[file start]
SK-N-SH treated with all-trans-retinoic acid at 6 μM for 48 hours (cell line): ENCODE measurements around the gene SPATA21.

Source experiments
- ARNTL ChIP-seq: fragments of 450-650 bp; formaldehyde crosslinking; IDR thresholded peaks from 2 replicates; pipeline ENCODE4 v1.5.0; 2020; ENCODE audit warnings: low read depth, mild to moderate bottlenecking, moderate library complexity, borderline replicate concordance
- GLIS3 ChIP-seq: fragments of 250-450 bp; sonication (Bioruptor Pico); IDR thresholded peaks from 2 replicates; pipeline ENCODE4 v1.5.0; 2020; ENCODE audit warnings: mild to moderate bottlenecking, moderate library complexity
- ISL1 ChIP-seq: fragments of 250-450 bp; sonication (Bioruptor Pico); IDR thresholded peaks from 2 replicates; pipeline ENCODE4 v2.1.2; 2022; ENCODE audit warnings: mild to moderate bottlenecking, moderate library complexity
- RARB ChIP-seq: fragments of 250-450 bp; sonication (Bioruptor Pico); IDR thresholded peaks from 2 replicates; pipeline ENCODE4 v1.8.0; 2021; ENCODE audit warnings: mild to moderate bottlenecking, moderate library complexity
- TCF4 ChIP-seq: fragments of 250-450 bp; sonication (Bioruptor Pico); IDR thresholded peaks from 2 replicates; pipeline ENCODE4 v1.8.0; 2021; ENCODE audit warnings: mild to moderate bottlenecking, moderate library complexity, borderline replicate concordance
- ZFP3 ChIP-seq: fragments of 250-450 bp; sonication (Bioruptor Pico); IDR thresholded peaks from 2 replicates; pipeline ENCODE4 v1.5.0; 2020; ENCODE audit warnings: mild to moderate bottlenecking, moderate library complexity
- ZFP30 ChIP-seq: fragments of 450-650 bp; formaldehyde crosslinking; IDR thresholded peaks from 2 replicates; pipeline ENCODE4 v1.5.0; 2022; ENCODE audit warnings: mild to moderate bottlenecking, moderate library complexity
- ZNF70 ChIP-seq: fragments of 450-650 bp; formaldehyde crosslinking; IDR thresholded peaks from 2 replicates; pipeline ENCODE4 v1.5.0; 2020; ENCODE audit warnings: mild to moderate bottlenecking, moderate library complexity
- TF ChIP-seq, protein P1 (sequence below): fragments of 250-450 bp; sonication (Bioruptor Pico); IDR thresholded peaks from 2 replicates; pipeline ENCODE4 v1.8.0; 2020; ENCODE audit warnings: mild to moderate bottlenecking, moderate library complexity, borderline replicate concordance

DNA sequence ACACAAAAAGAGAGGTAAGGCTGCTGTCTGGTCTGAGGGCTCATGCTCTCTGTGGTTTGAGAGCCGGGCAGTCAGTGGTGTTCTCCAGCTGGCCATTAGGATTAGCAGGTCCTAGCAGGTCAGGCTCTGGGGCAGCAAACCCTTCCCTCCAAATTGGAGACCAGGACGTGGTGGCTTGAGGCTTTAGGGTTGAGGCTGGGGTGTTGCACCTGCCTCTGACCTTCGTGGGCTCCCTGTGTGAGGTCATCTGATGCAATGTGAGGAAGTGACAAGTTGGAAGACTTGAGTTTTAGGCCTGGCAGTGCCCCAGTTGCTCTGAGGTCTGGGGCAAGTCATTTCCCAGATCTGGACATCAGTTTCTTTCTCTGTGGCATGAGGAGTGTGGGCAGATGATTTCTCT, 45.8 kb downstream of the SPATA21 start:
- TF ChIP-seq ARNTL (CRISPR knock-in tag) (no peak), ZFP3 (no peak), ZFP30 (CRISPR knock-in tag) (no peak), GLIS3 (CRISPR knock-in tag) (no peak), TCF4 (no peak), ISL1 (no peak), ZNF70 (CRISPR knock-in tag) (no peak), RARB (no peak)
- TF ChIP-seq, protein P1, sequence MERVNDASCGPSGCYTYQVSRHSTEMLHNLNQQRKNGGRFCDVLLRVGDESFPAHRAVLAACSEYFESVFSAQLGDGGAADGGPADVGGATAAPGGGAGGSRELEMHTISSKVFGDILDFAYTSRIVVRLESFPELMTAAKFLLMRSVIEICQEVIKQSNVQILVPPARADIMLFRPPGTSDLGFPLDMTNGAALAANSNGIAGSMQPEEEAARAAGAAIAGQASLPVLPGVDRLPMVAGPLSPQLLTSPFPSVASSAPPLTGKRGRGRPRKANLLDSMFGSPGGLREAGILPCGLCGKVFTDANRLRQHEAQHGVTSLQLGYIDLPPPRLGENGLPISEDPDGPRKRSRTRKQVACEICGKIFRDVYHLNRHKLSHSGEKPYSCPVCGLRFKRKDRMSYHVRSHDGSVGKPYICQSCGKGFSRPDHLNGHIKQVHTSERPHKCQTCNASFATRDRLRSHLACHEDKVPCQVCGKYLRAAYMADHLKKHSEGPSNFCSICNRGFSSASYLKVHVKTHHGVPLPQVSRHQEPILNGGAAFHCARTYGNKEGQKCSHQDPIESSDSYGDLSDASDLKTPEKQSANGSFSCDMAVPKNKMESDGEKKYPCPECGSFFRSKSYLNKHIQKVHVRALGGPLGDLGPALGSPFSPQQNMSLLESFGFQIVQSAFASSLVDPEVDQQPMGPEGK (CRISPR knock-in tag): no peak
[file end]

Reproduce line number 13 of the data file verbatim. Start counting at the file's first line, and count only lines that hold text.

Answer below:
- TF ChIP-seq ARNTL (CRISPR knock-in tag) (no peak), ZFP3 (no peak), ZFP30 (CRISPR knock-in tag) (no peak), GLIS3 (CRISPR knock-in tag) (no peak), TCF4 (no peak), ISL1 (no peak), ZNF70 (CRISPR knock-in tag) (no peak), RARB (no peak)